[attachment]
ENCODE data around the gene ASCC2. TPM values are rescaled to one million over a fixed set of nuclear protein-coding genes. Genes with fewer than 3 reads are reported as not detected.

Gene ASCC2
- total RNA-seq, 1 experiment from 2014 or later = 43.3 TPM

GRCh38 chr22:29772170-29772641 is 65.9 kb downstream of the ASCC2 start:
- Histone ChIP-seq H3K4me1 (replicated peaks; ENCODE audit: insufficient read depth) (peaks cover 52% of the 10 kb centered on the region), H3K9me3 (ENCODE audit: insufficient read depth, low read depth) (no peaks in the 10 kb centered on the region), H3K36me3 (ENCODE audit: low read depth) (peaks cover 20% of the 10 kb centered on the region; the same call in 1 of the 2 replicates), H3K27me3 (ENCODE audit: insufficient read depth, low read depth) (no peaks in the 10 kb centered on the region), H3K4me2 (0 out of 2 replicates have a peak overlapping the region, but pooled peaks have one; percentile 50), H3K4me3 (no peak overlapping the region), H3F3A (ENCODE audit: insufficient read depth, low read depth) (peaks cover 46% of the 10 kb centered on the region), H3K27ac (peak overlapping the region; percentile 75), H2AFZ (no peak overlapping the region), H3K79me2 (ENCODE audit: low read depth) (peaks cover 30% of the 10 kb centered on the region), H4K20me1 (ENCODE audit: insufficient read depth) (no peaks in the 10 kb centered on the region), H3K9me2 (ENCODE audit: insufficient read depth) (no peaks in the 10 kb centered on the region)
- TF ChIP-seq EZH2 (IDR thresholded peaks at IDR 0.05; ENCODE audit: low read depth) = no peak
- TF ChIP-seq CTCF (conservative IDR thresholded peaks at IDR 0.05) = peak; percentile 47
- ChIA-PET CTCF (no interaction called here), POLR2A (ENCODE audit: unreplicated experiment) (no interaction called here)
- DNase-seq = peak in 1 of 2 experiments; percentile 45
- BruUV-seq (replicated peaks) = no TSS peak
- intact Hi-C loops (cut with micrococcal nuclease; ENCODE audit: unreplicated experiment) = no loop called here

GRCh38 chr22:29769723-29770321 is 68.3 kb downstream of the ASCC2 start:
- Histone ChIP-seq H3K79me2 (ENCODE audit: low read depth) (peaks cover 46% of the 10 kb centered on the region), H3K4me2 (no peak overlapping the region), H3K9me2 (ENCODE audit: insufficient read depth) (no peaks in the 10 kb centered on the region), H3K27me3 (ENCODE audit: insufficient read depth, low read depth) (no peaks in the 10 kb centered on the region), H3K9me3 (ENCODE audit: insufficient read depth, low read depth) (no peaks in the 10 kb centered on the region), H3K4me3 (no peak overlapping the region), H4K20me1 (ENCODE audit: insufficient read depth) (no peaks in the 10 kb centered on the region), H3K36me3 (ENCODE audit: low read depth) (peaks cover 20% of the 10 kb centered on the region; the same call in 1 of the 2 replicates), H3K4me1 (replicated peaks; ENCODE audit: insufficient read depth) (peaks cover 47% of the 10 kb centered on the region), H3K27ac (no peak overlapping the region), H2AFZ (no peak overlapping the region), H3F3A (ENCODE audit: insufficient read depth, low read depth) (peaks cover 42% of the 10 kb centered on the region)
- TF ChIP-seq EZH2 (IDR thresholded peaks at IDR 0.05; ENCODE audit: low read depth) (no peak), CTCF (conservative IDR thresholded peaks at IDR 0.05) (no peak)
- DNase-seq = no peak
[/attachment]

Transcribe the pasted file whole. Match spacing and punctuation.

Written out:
ENCODE data around the gene ASCC2. TPM values are rescaled to one million over a fixed set of nuclear protein-coding genes. Genes with fewer than 3 reads are reported as not detected.

Gene ASCC2
- total RNA-seq, 1 experiment from 2014 or later = 43.3 TPM

GRCh38 chr22:29772170-29772641 is 65.9 kb downstream of the ASCC2 start:
- Histone ChIP-seq H3K4me1 (replicated peaks; ENCODE audit: insufficient read depth) (peaks cover 52% of the 10 kb centered on the region), H3K9me3 (ENCODE audit: insufficient read depth, low read depth) (no peaks in the 10 kb centered on the region), H3K36me3 (ENCODE audit: low read depth) (peaks cover 20% of the 10 kb centered on the region; the same call in 1 of the 2 replicates), H3K27me3 (ENCODE audit: insufficient read depth, low read depth) (no peaks in the 10 kb centered on the region), H3K4me2 (0 out of 2 replicates have a peak overlapping the region, but pooled peaks have one; percentile 50), H3K4me3 (no peak overlapping the region), H3F3A (ENCODE audit: insufficient read depth, low read depth) (peaks cover 46% of the 10 kb centered on the region), H3K27ac (peak overlapping the region; percentile 75), H2AFZ (no peak overlapping the region), H3K79me2 (ENCODE audit: low read depth) (peaks cover 30% of the 10 kb centered on the region), H4K20me1 (ENCODE audit: insufficient read depth) (no peaks in the 10 kb centered on the region), H3K9me2 (ENCODE audit: insufficient read depth) (no peaks in the 10 kb centered on the region)
- TF ChIP-seq EZH2 (IDR thresholded peaks at IDR 0.05; ENCODE audit: low read depth) = no peak
- TF ChIP-seq CTCF (conservative IDR thresholded peaks at IDR 0.05) = peak; percentile 47
- ChIA-PET CTCF (no interaction called here), POLR2A (ENCODE audit: unreplicated experiment) (no interaction called here)
- DNase-seq = peak in 1 of 2 experiments; percentile 45
- BruUV-seq (replicated peaks) = no TSS peak
- intact Hi-C loops (cut with micrococcal nuclease; ENCODE audit: unreplicated experiment) = no loop called here

GRCh38 chr22:29769723-29770321 is 68.3 kb downstream of the ASCC2 start:
- Histone ChIP-seq H3K79me2 (ENCODE audit: low read depth) (peaks cover 46% of the 10 kb centered on the region), H3K4me2 (no peak overlapping the region), H3K9me2 (ENCODE audit: insufficient read depth) (no peaks in the 10 kb centered on the region), H3K27me3 (ENCODE audit: insufficient read depth, low read depth) (no peaks in the 10 kb centered on the region), H3K9me3 (ENCODE audit: insufficient read depth, low read depth) (no peaks in the 10 kb centered on the region), H3K4me3 (no peak overlapping the region), H4K20me1 (ENCODE audit: insufficient read depth) (no peaks in the 10 kb centered on the region), H3K36me3 (ENCODE audit: low read depth) (peaks cover 20% of the 10 kb centered on the region; the same call in 1 of the 2 replicates), H3K4me1 (replicated peaks; ENCODE audit: insufficient read depth) (peaks cover 47% of the 10 kb centered on the region), H3K27ac (no peak overlapping the region), H2AFZ (no peak overlapping the region), H3F3A (ENCODE audit: insufficient read depth, low read depth) (peaks cover 42% of the 10 kb centered on the region)
- TF ChIP-seq EZH2 (IDR thresholded peaks at IDR 0.05; ENCODE audit: low read depth) (no peak), CTCF (conservative IDR thresholded peaks at IDR 0.05) (no peak)
- DNase-seq = no peak